H.2010.05.04 - the PillThe other side of the Pill
By Eveline Gan, TODAY | Posted: 04 May 2010 0811 hrs
SINGAPORE : Most people slap on pimple cream or wash their faces with special soaps to manage their acne problems.
But 27-year-old Val D, who is prone to regular acne outbreaks, does none of those things. Instead, she pops a contraceptive pill.
"I've been taking the Pill intermittently for my skin problems for the past five years. It's definitely not for birth control. I find that it improves my bad skin," said the regional product manager, who is currently single.
While you may find it strange, women's health experts TODAY spoke to said besides its birth control purpose, the modern Pill is also "an all-in-one package of health benefits". Its anti-acne benefit is one of them.
Professor P C Wong, head and senior consultant at the National University Hospital's division of reproductive endocrinology and infertility, department of obstetrics and gynaecology, noted that although it has been around for the past 50 years, that there is still a huge wall of resistance to taking the Pill. He said that it was largely due to misconceptions and a lack of awareness about the non-contraceptive benefit of the Pill.
A public forum, where experts will dispel myths surrounding the Pill, will be held on June 19 at National Library Board. (Visit nuh.com.sg for details.)
Said Prof Wong: "When the first Pill was introduced in Singapore in the 1960s as part of the Family Planning Programme, women welcomed it as a less invasive alternative to the Intrauterine Device (a small device that is inserted through the cervix and placed in the uterus to prevent pregnancy). However, due to the high dosage of ethinyl estradiol in the early pills, there soon emerged many reports of unpleasant side effects such as headaches and vomiting.
"The women's fears were passed down to the younger generation. The aim of our public education outreach is to debunk the myths associated with the Pill."
According to Prof Wong, the Pill usually contains two hormones - oestrogen and progestyerone - which act by preventing ovulation.
In the 1960s, the first oral contraceptives available on the market contained about 50mcg of ethinyl estradiol, a synthetic form of oestrogen. Besides the unpleasant side effects mentioned by Prof Wong, high doses of ethinyl estradiol can also result in weight gain and irregular bleeding.
Fewer side effects, more benefits
These days, the Pill contains a lower-dosage of ethinyl estradiol and this means that women who take them not only grapple with fewer side effects, but may enjoy other non-contraceptive advantages as well, said Prof Wong.
Several studies have found that the Pill may potentially protect against several women-related cancers. Research findings by Oxford University epidemiologists, published in 2008, concluded that using contraceptive pills substantially reduces a woman's risk of ovarian cancer by 20 per cent for every five years that she has been on the Pill. Those who take it for 15 years cut their risk by half.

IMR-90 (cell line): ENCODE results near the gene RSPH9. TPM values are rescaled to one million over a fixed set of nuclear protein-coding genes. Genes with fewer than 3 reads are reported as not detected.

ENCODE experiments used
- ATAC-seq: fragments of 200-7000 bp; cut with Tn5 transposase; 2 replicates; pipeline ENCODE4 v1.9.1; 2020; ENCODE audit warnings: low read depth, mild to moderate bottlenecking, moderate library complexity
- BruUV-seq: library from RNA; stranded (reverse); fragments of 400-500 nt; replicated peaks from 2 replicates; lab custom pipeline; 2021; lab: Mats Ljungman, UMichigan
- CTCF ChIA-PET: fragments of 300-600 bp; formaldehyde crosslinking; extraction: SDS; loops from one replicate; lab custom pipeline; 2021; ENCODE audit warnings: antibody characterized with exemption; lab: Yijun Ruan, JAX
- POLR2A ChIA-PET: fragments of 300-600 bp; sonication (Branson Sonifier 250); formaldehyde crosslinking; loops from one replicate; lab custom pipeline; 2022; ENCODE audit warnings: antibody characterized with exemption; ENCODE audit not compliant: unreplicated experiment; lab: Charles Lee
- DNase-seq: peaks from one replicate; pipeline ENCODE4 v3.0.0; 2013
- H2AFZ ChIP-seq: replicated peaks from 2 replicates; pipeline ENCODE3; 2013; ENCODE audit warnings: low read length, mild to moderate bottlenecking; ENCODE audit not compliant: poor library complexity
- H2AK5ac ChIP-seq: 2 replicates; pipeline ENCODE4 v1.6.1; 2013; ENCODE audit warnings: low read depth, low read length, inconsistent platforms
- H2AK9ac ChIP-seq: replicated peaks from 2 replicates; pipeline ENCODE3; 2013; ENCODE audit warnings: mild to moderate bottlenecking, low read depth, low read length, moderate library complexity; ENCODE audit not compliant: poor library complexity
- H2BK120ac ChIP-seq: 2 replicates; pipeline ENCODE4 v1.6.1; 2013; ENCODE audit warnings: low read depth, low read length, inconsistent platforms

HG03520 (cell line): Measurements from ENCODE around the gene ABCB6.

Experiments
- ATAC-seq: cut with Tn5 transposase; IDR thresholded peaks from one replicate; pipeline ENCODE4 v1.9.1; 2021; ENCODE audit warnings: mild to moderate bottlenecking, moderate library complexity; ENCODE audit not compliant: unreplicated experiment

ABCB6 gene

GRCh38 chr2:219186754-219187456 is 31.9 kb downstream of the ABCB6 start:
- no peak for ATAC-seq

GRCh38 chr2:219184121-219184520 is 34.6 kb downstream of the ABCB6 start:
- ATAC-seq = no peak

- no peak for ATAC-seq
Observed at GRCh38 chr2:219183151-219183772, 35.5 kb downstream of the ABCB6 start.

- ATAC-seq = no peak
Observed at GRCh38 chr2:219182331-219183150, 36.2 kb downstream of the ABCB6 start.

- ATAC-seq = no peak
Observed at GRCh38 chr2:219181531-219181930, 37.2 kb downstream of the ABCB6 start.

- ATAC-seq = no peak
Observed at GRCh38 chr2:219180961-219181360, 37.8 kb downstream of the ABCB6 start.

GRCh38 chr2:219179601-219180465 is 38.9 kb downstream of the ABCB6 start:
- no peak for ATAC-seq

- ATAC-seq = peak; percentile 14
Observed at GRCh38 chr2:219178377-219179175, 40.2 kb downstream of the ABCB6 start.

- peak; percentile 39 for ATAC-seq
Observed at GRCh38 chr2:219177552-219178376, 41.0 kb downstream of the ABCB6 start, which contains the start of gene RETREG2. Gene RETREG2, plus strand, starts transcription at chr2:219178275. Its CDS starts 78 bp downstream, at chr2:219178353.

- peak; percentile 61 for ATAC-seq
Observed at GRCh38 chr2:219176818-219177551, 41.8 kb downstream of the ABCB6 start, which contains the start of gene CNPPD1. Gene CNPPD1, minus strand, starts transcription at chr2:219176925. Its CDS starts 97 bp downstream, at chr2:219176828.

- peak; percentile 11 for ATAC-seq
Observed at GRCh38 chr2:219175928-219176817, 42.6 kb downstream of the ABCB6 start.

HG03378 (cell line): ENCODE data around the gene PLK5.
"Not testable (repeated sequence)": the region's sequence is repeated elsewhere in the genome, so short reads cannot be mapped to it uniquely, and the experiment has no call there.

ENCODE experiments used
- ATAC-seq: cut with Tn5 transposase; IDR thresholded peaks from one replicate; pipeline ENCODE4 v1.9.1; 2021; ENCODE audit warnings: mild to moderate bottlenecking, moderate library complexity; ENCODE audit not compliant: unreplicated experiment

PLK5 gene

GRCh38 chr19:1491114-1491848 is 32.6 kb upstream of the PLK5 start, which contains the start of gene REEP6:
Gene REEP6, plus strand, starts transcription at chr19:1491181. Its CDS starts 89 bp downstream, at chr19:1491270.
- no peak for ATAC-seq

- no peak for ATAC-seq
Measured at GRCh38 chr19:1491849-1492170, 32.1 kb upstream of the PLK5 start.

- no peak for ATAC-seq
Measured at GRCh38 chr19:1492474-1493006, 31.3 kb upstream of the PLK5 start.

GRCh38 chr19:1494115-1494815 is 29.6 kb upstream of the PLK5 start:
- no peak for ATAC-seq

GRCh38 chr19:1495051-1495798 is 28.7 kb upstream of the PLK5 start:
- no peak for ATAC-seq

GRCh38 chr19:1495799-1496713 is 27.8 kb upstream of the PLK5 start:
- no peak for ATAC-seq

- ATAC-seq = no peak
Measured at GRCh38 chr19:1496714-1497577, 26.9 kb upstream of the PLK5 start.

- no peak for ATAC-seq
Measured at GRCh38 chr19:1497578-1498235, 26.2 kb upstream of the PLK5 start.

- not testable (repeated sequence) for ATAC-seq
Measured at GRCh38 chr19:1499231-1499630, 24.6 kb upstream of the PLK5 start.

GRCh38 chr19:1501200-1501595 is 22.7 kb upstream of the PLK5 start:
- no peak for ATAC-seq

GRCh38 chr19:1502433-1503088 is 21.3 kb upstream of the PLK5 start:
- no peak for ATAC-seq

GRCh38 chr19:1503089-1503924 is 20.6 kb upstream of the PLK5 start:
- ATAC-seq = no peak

According to Dr Anupriya Agarwal, an associate consultant at NUH's department of obstetrics and gynaecology, the Pill may help those who are suffering from menstrual woes.
Dr Anupriya was the principal investigator in a local study on menstrual disorders, published last December in the Journal of Paediatric and Adolescent Gynaecology.
The study of more than 5,500 adolescent girls found that menstrual problems such as bloatedness, and irregular or painful menses were common. More than 23 per cent and a whopping 83 per cent of participants reported regular and painful menstruation, respectively. About a quarter reported that they have been absent from school because of their menstrual problems.
Dr Anupriya said menstrual problems occur because "hormonal imbalances which can be due to various reasons such as being over- or underweight or stress". She said oestrogen and progesterone in the Pill can help balance hormones which cause these problems.
However, not everyone shares the same mindset.
Not for everyone?
Dr Wong Wei Mon, a physician leader of Raffles Medical Group, said with the exception of acne that flares up during the woman's menses, he would not consider the use of the Pill as the first line of treatment for non-contraceptive problems.
"Oral contraceptives may not be the right choice for everyone. Artificially tweaking the hormones can result in hormonal imbalance and other problems. There is controversy among some health care professionals about using synthetic hormones for these purposes when other treatment options exist, especially if the use of the pill is for 'lifestyle' reasons," said Dr Wong.
He said that menstrual problems such as bloating and water retention may be a sign of "oestrogen dominance" - when the woman has excess oestrogen relative to progesterone levels.
Dr Wong explained that in some cases, oestrogen dominance can be caused by one's lifestyle.
What many people don't know is that certain chemicals, foods and plants can mimic the action of oestrogen and alter the body's hormonal activity, he said.
"We are constantly assaulted by estrogens in our environment from the food we eat and the chemicals we use. These compounds are generally weak estrogens, but in a body that is already experiencing an estrogen imbalance, adding more will contribute to the problem," said Dr Wong.
Oestrogen mimickers can be found in canned foods, styrofoam cups, plastics, pesticides, paints, and even foods such as soy and flaxseeds.
Dr Wong's advice to patients is to discuss your medical history with your doctor if you're thinking of going on the Pill for reproductive health problems.
"It is best to have the hormonal profile ascertained before using the pill. And instead of using hormones with a "one size fits all" mentality, a personally "tailored" dose, with certain lifestyle modification, may be a better choice," he said.